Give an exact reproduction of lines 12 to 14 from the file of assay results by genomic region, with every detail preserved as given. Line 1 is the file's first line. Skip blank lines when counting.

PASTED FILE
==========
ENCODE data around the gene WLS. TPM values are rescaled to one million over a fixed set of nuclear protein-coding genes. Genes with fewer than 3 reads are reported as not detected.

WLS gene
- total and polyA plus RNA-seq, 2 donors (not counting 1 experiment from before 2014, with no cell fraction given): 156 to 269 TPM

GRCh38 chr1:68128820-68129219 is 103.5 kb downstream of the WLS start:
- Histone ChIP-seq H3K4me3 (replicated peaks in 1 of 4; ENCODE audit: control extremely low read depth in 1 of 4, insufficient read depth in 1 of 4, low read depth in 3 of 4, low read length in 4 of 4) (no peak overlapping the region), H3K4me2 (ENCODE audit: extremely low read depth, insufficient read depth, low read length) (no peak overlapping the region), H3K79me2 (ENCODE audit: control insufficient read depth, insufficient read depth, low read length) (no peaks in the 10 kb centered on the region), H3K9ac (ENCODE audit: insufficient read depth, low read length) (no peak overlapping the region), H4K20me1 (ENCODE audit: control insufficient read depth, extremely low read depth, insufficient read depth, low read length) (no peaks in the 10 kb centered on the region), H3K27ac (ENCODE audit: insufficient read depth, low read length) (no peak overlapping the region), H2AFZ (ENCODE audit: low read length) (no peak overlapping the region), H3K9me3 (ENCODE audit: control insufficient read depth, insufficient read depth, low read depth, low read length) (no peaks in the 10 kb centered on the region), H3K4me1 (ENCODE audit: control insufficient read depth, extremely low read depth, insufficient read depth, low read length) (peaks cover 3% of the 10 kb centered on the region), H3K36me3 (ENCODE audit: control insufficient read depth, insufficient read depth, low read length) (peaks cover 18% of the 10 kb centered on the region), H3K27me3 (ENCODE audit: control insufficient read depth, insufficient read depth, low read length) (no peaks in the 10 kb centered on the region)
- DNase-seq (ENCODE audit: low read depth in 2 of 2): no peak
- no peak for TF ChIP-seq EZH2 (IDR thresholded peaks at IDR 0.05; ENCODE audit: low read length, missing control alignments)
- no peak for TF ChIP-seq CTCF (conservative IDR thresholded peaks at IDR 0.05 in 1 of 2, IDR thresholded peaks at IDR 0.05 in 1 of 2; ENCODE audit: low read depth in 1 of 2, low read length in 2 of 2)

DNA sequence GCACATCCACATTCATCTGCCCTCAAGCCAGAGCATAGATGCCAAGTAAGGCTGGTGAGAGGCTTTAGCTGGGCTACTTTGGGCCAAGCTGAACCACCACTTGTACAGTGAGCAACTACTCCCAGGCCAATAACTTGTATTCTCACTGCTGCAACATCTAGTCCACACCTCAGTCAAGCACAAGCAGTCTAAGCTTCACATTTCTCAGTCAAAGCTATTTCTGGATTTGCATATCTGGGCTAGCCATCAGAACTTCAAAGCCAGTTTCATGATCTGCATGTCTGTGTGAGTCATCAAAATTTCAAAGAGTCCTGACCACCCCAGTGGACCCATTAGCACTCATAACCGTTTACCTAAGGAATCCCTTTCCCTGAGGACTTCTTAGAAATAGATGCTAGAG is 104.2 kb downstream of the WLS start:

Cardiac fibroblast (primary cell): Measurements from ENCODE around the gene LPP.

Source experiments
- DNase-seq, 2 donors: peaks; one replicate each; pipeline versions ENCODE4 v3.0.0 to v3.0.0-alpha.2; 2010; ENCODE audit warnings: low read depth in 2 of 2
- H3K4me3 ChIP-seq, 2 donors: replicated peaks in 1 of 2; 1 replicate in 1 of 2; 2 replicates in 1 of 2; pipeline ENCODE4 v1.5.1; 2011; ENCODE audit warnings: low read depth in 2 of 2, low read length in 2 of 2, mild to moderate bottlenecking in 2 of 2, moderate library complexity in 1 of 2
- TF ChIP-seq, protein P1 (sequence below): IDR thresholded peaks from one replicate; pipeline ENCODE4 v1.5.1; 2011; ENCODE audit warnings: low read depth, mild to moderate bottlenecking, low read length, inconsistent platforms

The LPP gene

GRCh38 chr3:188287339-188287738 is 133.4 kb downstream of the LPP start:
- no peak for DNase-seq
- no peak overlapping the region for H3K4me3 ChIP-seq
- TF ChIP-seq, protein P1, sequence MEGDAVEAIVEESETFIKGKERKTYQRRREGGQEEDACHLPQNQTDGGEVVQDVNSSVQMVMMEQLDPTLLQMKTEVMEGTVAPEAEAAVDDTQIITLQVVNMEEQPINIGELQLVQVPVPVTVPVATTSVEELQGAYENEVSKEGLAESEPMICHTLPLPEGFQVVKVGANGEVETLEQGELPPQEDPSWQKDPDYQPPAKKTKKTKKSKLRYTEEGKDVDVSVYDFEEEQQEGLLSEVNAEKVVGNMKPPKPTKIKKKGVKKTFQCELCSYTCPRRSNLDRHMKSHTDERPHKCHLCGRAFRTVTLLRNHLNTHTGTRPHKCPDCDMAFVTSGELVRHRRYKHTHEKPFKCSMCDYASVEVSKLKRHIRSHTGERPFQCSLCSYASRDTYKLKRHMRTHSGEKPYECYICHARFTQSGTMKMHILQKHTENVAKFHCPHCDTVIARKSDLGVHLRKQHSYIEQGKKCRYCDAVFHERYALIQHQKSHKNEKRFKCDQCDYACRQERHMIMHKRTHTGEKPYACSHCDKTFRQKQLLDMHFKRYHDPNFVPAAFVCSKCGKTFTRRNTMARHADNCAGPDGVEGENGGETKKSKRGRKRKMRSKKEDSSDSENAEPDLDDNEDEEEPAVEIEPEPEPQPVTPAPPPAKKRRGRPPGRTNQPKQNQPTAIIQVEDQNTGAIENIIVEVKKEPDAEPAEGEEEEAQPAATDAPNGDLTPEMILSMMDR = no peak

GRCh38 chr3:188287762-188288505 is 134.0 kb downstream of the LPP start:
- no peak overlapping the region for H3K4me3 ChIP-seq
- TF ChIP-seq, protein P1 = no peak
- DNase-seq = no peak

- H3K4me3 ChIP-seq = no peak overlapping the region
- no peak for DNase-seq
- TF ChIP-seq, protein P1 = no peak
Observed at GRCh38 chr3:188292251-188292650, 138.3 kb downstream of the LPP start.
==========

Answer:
- DNase-seq, 2 donors: peaks; one replicate each; pipeline versions ENCODE4 v3.0.0 to v3.0.0-alpha.2; 2010; ENCODE audit warnings: low read depth in 2 of 2
- H3K4me3 ChIP-seq, 2 donors: replicated peaks in 1 of 2; 1 replicate in 1 of 2; 2 replicates in 1 of 2; pipeline ENCODE4 v1.5.1; 2011; ENCODE audit warnings: low read depth in 2 of 2, low read length in 2 of 2, mild to moderate bottlenecking in 2 of 2, moderate library complexity in 1 of 2
- TF ChIP-seq, protein P1 (sequence below): IDR thresholded peaks from one replicate; pipeline ENCODE4 v1.5.1; 2011; ENCODE audit warnings: low read depth, mild to moderate bottlenecking, low read length, inconsistent platforms